But after falling seriously ill while in India, he had to return to the UK and subsequently to South Africa, as his study visa had expired. What doesn’t kill you makes you stronger—or successful, as it turns out—because coming back to his home country in 2012, Khuzwayo entered the SAB KickStart competition and won the Gauteng regional contest with his first Internet-based business idea—an email-focused company for Africa called HOSTRIVER. It was also there that he met Mnive Nhlabathi, who would become his long-time friend and business partner.
Ever the visionary, Khuzwayo predicted the rise of cloud-based computing solutions and authored the e-book Cloud Computing for Africa well ahead of his time (as he does most things), and founded several other digital businesses including the highly successful platform OPENTENDERS, which is helping small to medium enterprises navigate the world of private and public tender and procurement opportunities.
Since his initial ventures overseas, Khuzwayo has travelled the world and counts Prague and Seoul as two of his favourite cities—along with London, which will always hold a special place in his heart, if not his taste buds. Hence his latest endeavour, Recipe Network: a global portal and app in collaboration with the South
It’s a hugely exciting time for this larger-than-life personality who’s gracing several billboards around the country and is the face of premium cognac brand Rémy Martin’s campaign that aims to encourage people to live their lives to the fullest.
Largely self-funded, like many savvy entrepreneurs, Khuzwayo Madoda starts businesses to raise others, working incredibly hard to define his success on his own terms. Given the unsettling discourse and narrative of South Africa today, whose youth appear largely disenchanted with the future, he stands as a real-life African role model.
Fast Company: You came from humble beginnings, from herding cattle in a small KZN village to being a boardroom power player today. How has this experience shaped the way you see the world and your personal goals?
Do you consider yourself a technology entrepreneur?
What are your thoughts on the influence and power of technology in the near future?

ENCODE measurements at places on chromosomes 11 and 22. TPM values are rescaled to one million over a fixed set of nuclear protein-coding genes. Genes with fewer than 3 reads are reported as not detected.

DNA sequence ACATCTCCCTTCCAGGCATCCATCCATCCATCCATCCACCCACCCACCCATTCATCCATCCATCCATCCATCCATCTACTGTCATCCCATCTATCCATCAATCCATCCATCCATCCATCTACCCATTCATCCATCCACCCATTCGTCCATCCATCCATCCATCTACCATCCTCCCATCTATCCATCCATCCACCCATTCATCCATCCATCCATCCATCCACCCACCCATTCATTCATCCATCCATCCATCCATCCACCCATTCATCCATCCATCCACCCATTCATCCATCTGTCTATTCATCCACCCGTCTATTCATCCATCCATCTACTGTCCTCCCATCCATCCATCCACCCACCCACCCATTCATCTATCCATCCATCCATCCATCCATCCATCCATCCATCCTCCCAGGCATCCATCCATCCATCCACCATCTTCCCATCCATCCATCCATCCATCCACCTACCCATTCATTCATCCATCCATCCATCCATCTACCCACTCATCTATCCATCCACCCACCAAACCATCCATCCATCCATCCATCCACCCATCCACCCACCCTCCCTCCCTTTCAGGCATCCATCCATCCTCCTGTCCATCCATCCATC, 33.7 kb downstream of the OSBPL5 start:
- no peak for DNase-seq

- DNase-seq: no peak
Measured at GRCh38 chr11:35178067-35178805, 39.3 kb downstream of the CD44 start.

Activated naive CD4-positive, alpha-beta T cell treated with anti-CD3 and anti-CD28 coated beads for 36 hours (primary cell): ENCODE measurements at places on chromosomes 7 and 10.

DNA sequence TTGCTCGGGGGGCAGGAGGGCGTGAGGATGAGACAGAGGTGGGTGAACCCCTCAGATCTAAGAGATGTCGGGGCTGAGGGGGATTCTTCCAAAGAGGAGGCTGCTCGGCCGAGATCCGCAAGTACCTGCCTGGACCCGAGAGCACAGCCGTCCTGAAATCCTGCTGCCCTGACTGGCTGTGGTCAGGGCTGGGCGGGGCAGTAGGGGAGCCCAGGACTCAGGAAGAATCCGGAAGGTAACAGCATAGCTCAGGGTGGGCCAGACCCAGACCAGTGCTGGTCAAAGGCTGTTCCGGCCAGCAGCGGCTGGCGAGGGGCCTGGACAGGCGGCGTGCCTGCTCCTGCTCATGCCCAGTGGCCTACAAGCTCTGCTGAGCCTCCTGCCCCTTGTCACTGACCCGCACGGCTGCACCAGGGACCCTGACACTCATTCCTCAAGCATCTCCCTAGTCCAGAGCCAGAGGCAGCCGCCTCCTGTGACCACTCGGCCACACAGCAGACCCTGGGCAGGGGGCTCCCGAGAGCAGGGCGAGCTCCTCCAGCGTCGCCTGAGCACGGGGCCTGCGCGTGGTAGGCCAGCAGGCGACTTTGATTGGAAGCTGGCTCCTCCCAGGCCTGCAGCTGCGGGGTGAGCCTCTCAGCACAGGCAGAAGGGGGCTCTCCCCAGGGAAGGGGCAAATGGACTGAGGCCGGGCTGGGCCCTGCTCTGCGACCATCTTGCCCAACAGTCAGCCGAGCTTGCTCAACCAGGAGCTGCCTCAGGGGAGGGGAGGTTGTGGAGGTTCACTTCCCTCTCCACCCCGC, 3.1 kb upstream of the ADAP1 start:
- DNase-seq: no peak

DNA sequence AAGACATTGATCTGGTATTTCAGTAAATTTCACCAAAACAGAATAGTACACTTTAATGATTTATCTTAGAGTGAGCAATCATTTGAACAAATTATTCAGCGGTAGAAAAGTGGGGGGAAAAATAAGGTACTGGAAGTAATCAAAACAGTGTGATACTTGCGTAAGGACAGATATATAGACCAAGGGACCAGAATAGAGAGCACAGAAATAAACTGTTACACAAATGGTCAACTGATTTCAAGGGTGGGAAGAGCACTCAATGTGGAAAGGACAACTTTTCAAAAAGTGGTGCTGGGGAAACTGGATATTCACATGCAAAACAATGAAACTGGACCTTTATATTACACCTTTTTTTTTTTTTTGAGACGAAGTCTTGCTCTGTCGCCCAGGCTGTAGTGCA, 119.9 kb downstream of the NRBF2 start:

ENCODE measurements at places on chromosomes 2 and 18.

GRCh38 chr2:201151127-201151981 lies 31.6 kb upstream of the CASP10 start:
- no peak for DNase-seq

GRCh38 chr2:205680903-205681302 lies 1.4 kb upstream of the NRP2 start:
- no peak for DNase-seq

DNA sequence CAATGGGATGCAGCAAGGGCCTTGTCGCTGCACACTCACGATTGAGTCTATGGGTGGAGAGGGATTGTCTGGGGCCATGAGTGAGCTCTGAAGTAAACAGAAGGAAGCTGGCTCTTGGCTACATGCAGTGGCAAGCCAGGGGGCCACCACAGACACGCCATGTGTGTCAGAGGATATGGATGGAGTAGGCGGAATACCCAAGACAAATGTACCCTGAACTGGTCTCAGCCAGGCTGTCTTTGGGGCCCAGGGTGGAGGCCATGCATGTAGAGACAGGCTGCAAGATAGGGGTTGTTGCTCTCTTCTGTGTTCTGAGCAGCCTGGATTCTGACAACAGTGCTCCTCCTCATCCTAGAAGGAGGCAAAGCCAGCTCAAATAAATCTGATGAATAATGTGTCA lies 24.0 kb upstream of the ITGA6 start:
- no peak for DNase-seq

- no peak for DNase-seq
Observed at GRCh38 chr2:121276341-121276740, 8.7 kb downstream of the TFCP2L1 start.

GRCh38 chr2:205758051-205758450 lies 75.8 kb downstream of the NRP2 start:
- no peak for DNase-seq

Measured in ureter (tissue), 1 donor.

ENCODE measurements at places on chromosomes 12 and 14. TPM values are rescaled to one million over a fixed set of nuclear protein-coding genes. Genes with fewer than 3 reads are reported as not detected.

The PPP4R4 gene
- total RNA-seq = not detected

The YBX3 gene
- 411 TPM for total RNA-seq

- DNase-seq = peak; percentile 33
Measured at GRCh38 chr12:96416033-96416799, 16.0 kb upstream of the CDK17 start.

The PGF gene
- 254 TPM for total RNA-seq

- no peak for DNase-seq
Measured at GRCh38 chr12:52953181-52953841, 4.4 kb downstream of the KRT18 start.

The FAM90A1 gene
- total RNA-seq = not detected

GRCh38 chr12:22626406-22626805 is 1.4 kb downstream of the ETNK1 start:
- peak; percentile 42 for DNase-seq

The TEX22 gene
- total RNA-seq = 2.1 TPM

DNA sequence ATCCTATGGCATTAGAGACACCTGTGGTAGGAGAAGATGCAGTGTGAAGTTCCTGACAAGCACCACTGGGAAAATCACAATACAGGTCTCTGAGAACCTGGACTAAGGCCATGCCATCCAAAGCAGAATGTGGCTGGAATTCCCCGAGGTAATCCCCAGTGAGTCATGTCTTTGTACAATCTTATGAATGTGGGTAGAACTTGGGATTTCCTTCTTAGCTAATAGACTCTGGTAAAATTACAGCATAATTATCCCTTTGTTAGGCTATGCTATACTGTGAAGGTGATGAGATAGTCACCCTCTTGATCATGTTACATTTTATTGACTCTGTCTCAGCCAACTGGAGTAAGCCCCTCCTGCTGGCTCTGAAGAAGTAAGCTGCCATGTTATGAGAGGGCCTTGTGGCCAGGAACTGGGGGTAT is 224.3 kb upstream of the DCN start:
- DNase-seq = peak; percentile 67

Can you imagine a world where eventually all things—homes, cities, cars and office buildings—become smart and Internet-enabled? The result will be a tsunami of opportunities for entrepreneurs to build technologies that help us live in such a world.
Technologies like artificial intelligence, machine learning, robotics and nanotechnology are going to change the way we work and live—in ways we’ve never imagined.
HOSTRIVER has been in operation for about 12 years. Tell us a bit more about the company, its service offerings and some of your success stories?
You started the company with no funding, and just a single server you purchased after winning the SAB KickStart competition. How did you manage to build up the business to its current level?
What were your most challenging moments when establishing HOSTRIVER?
Can you explain the importance and significance of a reliable hosting infrastructure and its impact on the greater economy?
Did you ever consider quitting as the going got tough? What kept you soldiering on?
How much value do you place on hard work, perseverance and just never giving up?
You have helped multiple SMEs through platforms like OPENTENDERS and bringing eM Client to Africa. How have these actively solved numerous challenges for small businesses?
Your thoughts on the importance of broadband in aiding development on the African continent?
It has been argued that Internet access is now essentially a basic human right on par with food and shelter.
You plan to bring high-speed Internet access to townships and many other underprivileged areas. How will you achieve this?
How can we ensure rural areas gain access to the Internet? What is your plan?
Not only are you an astute and savvy businessman but you are also a strong brand on the social scene. Tell us about your collaboration with Rémy Martin.
Where do you see yourself in the next 10 years?
30 seconds with Madoda Khuzwayo
• Favourite quote?
“Dream big and work insanely hard.” —David Beckham
• Favourite book?
The Alchemist by Paulo Coelho
• Favourite destination?
• Favourite city?
• How do you unwind and relax?
“I love to cook. As long as there’s food, then we’re alright.”
• Biggest inspiration?
• On his vision to have the number-one email hosting provider in the world:
“If Facebook and Google can do it, why can’t we? The point is to set your sights high.”